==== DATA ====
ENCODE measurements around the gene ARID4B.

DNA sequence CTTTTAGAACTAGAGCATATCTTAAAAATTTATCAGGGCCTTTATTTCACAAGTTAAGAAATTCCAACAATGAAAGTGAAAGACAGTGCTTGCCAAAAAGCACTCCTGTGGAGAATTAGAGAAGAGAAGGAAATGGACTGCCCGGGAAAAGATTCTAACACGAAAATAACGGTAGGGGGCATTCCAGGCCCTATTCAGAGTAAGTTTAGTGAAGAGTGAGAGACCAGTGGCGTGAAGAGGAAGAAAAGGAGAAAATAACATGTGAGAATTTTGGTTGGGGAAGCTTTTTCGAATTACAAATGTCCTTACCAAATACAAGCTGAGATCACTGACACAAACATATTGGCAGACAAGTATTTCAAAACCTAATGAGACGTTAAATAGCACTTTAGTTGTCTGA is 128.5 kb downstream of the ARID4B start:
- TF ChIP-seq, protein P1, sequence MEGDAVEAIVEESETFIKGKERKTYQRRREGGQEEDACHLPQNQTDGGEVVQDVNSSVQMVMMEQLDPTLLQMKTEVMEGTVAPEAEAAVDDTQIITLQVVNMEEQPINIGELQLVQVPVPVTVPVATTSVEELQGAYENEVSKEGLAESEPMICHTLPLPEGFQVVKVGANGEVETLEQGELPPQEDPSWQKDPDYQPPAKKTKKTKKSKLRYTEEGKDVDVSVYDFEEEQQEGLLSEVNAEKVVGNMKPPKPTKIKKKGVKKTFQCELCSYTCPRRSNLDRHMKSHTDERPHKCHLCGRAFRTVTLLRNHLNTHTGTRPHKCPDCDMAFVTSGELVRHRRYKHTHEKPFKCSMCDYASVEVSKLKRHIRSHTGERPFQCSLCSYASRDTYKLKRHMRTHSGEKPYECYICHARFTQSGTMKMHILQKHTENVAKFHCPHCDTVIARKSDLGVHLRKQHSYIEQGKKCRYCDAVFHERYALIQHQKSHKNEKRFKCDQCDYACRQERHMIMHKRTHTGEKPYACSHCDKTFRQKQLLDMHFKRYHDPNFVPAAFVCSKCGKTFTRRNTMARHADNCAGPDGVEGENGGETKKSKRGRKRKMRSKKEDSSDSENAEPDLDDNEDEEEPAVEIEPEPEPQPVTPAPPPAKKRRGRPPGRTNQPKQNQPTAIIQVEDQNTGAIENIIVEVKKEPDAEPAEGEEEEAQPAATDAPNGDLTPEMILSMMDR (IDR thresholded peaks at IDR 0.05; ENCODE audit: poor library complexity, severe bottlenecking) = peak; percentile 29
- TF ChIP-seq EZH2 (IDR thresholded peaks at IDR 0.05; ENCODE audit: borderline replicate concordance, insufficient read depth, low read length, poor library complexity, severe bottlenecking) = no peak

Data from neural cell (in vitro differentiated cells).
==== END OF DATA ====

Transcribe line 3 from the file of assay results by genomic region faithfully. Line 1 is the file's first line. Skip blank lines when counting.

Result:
- TF ChIP-seq, protein P1, sequence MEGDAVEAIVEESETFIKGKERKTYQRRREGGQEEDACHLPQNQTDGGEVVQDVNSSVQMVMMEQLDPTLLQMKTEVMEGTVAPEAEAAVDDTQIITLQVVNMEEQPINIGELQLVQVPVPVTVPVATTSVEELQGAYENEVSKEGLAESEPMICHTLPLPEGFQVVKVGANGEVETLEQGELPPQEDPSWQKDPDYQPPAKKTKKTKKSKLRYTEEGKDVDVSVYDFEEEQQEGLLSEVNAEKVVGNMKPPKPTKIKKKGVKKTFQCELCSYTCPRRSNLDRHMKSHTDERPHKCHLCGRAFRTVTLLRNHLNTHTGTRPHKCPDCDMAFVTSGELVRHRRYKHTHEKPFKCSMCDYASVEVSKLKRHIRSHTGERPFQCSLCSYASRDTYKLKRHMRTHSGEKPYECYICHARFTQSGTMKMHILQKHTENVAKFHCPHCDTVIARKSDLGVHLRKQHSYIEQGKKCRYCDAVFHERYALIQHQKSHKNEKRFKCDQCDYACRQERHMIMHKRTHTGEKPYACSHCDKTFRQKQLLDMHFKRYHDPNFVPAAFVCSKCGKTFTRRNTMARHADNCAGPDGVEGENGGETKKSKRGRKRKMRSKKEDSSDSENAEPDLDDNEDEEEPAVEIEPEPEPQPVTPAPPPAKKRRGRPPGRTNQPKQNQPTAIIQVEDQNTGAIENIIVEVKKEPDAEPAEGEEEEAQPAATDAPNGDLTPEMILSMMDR (IDR thresholded peaks at IDR 0.05; ENCODE audit: poor library complexity, severe bottlenecking) = peak; percentile 29